My favorite character (neither villain nor hero) is Willy from Arthur Miller’s Death of a Salesman. His delusional pathos is so powerful. It is also hard to top Satan in Milton’s Paradise Lost. He’s the villain of the biblical story, but I’d argue he’s the hero of Milton’s epic poem.

What kind of reader were you as a child? Which childhood books and authors stick with you the most?
Most of my memories are as a teen reading SF (books by Alan Dean Foster were a favorite) and James Fenimore Cooper’s Leatherstocking Tales.

You’re organizing a literary dinner party. Which three writers, dead or alive, do you invite?
Really, the only writer I want to meet is Shakespeare, as there is so much we don’t know about him. Otherwise, I’m not really interested in meeting authors. I’m interested in hearing what other readers think of a work, rather than what the author thought or intended.

What do you plan to read next?
I’ll probably read Walking the Clouds: An Anthology of Indigenous Science Fiction, but I have so many unread books on my shelf (and in my Kindle) to choose from.

What is indigenous science fiction? 
Good question. It is also called Indigenous Futurism. It is science fiction incorporating indigenous culture (history, community, folklore, etc.), written by someone from the indigenous community. In simple terms, is it science fiction written from a Native American perspective. Here is a good podcast about it:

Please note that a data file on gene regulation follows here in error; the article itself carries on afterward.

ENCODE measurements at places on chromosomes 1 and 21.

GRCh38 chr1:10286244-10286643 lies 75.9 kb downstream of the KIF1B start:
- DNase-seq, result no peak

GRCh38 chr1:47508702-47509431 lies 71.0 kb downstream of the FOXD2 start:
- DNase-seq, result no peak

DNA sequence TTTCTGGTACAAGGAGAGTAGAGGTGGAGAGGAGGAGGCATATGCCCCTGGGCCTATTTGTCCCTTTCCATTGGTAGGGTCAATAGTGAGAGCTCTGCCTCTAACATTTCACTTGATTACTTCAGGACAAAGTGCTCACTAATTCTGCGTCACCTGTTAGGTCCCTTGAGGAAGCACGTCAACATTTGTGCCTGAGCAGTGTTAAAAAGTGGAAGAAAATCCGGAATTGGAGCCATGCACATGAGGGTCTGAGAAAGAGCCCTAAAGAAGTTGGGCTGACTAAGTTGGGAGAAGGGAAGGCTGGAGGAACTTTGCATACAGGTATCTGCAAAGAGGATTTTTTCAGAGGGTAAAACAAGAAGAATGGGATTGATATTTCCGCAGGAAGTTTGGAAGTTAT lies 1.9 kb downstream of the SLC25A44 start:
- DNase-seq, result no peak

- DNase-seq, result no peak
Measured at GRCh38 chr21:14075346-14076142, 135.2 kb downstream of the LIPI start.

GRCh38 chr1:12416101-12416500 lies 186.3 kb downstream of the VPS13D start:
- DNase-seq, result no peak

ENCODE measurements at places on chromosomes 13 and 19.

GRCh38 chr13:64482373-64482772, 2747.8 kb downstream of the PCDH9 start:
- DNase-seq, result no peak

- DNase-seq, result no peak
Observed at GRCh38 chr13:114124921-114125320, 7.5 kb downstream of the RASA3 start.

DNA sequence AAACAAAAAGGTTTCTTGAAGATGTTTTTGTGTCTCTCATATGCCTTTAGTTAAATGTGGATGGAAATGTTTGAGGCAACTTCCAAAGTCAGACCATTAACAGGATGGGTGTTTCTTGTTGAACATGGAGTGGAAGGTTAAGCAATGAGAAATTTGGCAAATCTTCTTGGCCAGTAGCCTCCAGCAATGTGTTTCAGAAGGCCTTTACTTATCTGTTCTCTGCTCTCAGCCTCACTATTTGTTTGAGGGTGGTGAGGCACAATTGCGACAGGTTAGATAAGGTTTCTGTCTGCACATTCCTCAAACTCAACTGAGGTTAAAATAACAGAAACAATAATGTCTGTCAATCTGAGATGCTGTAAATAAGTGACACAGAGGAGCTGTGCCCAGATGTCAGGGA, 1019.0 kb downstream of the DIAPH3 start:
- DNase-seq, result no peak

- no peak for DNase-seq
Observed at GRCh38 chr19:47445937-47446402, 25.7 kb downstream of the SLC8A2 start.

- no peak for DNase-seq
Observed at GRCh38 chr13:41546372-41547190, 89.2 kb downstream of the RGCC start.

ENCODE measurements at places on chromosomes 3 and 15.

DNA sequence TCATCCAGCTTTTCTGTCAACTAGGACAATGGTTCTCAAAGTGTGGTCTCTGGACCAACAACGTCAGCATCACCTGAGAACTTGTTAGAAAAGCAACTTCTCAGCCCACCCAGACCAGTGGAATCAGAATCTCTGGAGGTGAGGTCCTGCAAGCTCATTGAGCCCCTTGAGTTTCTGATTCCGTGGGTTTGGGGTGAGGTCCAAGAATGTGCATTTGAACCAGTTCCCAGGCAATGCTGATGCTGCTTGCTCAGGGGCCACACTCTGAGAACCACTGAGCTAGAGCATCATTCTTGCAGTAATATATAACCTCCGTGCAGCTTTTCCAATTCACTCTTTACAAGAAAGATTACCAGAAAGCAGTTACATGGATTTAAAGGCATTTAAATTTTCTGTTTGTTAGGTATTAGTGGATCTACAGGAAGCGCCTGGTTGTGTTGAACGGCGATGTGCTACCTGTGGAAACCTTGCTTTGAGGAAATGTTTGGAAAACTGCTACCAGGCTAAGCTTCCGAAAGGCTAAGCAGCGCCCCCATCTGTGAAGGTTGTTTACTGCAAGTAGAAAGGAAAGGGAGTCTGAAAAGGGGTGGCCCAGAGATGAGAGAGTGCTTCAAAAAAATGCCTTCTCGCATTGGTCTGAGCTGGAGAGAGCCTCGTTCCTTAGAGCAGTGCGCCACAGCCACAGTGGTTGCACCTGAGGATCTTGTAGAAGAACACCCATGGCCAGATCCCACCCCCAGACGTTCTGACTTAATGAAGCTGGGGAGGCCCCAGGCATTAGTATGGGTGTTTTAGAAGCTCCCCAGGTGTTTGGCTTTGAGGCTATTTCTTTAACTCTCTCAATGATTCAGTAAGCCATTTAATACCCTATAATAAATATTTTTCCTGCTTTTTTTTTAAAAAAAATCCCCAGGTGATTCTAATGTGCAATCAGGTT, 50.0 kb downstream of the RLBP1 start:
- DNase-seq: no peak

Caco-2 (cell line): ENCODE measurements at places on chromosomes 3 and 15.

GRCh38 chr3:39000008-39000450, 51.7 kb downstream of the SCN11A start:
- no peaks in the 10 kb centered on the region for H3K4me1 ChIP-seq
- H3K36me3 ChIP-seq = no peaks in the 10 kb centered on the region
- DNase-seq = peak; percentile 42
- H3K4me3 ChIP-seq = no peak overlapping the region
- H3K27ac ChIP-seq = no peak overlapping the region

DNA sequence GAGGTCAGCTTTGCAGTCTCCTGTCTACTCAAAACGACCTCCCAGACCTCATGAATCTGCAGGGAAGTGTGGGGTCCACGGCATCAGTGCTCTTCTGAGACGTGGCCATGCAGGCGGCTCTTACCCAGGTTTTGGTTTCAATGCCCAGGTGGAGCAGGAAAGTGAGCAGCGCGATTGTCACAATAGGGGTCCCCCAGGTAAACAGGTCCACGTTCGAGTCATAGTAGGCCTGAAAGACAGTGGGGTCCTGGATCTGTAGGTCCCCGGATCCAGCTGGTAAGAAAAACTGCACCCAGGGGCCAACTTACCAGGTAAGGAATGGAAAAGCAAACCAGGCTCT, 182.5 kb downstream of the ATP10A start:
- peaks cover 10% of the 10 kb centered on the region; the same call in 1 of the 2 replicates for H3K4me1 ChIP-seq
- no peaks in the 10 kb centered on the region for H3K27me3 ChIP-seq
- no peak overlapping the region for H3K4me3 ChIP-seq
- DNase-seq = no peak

Our Opinions are Correct – Episode 63: What is Indigenous Futurism? (

What book would you most like to see turned into a movie or TV series that hasn’t already been adapted?
Nothing immediately comes to mind, but I’m eager to see the new adaption of Frank Herbert’s Dune. I’m also really interested to see the adaptation of Isaac Asimov’s Foundation series. That is a really difficult book series to translate to visuals.


What’s the last book you read that made you cry?
I can’t think of any book that made me cry. But I recently read Lincoln Hall’s Dead Lucky, about his improbable survival on Mount Everest. He talked about the other climbers that year that succumbed on that mountain. Reading how quickly a moment of joy can become a fatal crisis lingered with me.  

What’s the last book you read that made you furious?
I hate-read Jonathan Franzen’s Freedom.

Matt Turner, Professor of English